Australia and Earthquakes. Surely Not…..

Well, I haven’t mentioned that nasty word beginning with F, flooding that is, for some time. That’s because the heavy rains eased up a long time ago and by and large, the weather is back to normal.

And as we are now well into autumn, cyclone season is over for another year. And for the same reason we can forget bushfires. So, everything is ticketyboo, yes?

No!

Over the weekend, we had an earthquake here in Queensland. The largest we’ve had for 70 years. On the Richter scale it was a 5.2 and occurred about 1100 kms north of Brisbane, 60 kms west of Bowen.

Let me say straight off that nobody was hurt and, as far as I can see, almost no damage was done either. The area is quite remote and clearly a 5.2 has way, way less impact than the devastating 9.0 that struck off the coast of Japan unleashing that terrifying tsunami, or even the 6.3 that hit Christchurch in New Zealand.

In fact this earthquake was so insignificant it didn’t even get its own “Dong!” On the news last night. We got…

  • Dong! Police are investigating another robbery on the Gold Coast.
  • Dong! Wills and Kate wedding video spoof goes viral.
  • Dong! More paperclips found in chocolate chip muffins.

OK, the third one isn’t true, but the other two definitely got their own Dongs. For the record, as far as I’m aware Australia has only ever had one chocolate chip muffin scare.

But in fairness, when the news did get underway the earthquake was the second or third story.

So, is Australia on a fault line?

Not really, no. These are the world’s fault lines…

Worlds Fault LinesCourtesy of Free Printable Maps

As you can see, Australia is pretty much in the clear. But that doesn’t stop us from having the odd earthquake, and apparently Western Australia and South Australia are the areas most likely to be hit.

So I looked into it.

The most powerful earthquake to hit Australia was a magnitude 7.3 that hit Meeberrie, Western Australia in 1941. Nobody was hurt and no damage was done. Hardly anybody was there. It’s a very deserted part of Australia.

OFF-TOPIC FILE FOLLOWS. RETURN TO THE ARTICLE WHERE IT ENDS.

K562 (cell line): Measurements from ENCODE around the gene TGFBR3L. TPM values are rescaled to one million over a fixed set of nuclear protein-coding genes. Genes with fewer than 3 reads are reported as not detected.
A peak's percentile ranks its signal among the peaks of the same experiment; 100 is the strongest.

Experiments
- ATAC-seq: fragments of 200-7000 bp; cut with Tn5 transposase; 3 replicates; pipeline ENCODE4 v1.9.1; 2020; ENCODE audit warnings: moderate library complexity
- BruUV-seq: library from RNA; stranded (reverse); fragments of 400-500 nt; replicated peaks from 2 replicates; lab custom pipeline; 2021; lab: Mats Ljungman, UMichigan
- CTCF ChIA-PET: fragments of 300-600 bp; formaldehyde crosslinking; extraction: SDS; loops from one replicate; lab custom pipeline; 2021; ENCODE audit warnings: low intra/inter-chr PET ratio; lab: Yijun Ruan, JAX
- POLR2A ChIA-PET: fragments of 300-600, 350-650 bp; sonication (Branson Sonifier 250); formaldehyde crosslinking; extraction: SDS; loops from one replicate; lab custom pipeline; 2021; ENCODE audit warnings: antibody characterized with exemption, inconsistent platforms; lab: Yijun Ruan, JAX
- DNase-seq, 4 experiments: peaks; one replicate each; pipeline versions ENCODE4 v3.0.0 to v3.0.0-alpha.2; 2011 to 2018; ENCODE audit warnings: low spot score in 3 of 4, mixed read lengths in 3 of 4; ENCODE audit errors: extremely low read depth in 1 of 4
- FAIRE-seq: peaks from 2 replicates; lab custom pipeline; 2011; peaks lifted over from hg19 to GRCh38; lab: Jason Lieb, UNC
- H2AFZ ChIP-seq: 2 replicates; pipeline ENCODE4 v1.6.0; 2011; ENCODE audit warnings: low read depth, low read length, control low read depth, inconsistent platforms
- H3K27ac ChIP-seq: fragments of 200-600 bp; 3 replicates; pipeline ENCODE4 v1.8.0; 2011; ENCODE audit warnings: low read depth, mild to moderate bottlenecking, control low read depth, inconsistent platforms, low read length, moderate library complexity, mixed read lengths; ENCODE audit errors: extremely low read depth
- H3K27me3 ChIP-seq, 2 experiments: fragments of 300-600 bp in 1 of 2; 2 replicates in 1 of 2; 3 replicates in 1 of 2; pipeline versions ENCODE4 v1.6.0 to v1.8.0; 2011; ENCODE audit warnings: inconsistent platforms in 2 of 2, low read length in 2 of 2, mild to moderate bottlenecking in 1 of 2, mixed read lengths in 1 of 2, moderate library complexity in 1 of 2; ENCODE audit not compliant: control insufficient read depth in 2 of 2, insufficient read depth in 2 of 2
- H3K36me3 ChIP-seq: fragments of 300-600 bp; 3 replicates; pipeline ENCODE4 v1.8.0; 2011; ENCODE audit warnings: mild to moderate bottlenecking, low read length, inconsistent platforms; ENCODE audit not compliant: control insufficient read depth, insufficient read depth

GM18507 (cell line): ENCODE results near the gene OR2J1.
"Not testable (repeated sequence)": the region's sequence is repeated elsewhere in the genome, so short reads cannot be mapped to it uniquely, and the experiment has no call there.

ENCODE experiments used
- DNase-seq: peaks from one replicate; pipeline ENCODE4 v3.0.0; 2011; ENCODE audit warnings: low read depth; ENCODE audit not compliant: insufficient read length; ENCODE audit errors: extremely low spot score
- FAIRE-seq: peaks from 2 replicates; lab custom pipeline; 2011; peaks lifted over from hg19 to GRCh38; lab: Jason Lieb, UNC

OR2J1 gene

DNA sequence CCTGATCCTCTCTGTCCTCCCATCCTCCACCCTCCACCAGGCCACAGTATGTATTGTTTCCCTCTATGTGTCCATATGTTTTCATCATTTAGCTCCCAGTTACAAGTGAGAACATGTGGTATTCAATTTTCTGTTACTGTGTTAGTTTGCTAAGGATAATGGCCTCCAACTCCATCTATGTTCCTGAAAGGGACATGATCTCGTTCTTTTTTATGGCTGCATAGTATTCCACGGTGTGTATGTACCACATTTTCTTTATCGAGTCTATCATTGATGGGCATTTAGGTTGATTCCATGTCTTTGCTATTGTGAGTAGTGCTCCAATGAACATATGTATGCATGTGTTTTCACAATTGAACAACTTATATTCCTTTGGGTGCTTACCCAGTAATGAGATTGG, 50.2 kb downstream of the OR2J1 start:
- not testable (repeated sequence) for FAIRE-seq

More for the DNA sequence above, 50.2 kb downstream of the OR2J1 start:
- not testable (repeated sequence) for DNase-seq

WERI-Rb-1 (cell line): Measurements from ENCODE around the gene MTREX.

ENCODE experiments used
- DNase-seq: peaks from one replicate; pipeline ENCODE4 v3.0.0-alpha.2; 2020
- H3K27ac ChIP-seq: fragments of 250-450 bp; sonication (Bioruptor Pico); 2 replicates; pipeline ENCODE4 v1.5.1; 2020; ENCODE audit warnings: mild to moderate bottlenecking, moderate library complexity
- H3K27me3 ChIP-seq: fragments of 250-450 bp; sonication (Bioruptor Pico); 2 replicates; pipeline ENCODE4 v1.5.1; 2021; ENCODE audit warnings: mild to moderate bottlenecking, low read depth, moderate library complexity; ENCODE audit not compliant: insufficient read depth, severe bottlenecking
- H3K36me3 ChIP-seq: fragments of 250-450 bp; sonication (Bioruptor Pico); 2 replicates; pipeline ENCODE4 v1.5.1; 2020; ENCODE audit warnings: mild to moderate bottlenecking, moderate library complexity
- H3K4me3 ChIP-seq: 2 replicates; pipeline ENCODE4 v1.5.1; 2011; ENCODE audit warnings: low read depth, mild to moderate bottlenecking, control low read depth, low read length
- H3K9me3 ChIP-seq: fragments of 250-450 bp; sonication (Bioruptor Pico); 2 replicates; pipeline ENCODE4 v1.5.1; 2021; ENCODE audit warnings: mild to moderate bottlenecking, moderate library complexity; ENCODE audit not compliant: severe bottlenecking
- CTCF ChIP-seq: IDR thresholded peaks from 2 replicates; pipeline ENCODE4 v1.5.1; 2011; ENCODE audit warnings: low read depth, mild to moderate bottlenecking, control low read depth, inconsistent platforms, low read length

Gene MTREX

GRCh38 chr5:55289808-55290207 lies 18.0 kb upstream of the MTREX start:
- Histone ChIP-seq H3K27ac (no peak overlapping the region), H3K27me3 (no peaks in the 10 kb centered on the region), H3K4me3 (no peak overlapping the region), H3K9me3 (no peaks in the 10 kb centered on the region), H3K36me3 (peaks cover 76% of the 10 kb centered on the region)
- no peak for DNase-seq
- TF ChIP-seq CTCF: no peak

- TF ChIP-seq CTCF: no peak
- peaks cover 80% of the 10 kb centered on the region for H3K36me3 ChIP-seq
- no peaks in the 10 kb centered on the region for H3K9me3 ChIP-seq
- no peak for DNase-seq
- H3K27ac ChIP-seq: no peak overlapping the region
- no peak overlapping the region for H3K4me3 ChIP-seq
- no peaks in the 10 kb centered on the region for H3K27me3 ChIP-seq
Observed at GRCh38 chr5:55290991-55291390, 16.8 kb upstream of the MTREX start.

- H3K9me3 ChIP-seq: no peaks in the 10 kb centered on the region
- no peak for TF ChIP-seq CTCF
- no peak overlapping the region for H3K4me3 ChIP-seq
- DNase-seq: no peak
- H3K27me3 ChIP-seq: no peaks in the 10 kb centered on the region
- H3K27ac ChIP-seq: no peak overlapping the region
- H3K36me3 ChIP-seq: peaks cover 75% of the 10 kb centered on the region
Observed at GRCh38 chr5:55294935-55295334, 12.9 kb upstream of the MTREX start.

The second biggest was a magnitude 6.9, again in Western Australia, this time Meckering in 1968. This one caused 20 injuries but no deaths, $5 million worth of damage with 60 buildings destroyed and some minor damage in Perth.

In all, five out of the top 10 most powerful earthquakes (ranging from 6.0 to 7.3) all occurred in Western Australia. Of the others, three were in Northern Territory, one in South Australia and the final one in Simpson Desert. That’s pretty much on the borders of South Australia, Northern Territory and Queensland.

But it’s an earthquake outside of the top 10 in terms of magnitude that stands as Australia’s worst ever. At 5.7, the quake that hit Newcastle in New South Wales on 27 December 1989 killed 13 killed people, injured more than 100 and caused over $8 billion in damage.

Incredibly, this earthquake was felt from as far away as the Gold Coast to Melbourne. As far as I can tell, it’s the only Australian earthquake to have cost lives, although the one in Warooka, South Australia has had two heart attacks associated with it.

But the truth is, earthquakes happen all the time. The world has had 36 of them in the last week, ranging between magnitudes of 1.0 up to 6.6. Unfortunately, most of them have been around here…….

World Eartquakes MapThing is, I don’t remember reading anything about this stuff when I was leafing through the brochures about migrating to Australia. All I remember is hot, sunny, clear blue skies and golden sandy beaches.

Fortunately, we have a lot of that too.

To find out more about earthquakes, visit ga.gov.au/earthquakes

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